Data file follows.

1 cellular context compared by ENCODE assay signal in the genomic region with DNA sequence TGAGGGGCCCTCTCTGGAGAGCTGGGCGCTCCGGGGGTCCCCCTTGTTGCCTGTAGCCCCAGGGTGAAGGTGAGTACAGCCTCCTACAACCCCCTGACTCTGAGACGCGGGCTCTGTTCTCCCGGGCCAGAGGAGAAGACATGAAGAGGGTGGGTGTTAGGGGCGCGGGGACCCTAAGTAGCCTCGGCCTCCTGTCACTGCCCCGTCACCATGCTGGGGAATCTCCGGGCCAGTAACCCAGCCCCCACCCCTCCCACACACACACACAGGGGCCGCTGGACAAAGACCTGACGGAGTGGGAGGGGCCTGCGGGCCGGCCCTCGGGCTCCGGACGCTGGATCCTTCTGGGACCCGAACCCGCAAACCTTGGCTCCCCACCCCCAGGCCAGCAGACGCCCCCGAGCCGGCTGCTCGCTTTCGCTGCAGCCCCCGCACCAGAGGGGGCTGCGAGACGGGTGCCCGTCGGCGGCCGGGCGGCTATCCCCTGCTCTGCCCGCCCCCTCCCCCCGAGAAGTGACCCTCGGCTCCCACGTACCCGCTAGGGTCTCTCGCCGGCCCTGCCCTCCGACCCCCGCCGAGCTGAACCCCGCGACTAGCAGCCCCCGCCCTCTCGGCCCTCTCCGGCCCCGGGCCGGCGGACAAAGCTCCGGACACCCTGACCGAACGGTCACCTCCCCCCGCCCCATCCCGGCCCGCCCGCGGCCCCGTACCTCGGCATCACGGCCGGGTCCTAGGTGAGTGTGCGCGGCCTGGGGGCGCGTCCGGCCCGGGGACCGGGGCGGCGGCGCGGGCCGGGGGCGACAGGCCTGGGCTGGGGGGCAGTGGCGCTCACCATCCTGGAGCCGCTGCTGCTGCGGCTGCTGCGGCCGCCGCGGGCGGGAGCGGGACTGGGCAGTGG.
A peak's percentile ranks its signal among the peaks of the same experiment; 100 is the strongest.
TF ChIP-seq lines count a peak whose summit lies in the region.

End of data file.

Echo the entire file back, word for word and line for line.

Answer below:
1 cellular context compared by ENCODE assay signal in the genomic region with DNA sequence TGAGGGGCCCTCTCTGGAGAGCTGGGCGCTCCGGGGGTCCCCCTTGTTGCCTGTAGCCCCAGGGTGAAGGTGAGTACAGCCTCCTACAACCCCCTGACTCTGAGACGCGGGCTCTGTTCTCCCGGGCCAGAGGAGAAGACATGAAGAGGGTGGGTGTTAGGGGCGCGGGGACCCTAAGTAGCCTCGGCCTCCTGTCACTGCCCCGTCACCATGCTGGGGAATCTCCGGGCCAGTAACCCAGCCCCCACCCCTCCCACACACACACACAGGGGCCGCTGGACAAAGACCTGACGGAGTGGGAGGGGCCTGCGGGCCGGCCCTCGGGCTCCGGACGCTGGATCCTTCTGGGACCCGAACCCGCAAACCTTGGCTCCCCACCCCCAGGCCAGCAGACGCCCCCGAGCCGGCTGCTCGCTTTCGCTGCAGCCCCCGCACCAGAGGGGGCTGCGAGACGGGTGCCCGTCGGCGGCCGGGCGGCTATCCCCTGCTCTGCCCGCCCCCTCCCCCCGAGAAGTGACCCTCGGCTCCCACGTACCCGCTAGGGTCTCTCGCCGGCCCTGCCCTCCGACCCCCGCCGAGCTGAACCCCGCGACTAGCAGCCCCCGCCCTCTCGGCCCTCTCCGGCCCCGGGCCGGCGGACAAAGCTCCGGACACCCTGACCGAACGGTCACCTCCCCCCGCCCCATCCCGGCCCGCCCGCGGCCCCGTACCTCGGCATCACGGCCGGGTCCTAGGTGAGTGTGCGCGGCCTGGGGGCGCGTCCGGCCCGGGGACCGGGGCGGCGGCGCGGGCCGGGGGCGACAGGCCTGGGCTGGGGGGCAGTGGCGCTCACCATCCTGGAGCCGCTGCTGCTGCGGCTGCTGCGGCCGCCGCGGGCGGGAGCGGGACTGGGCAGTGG.
A peak's percentile ranks its signal among the peaks of the same experiment; 100 is the strongest.
TF ChIP-seq lines count a peak whose summit lies in the region.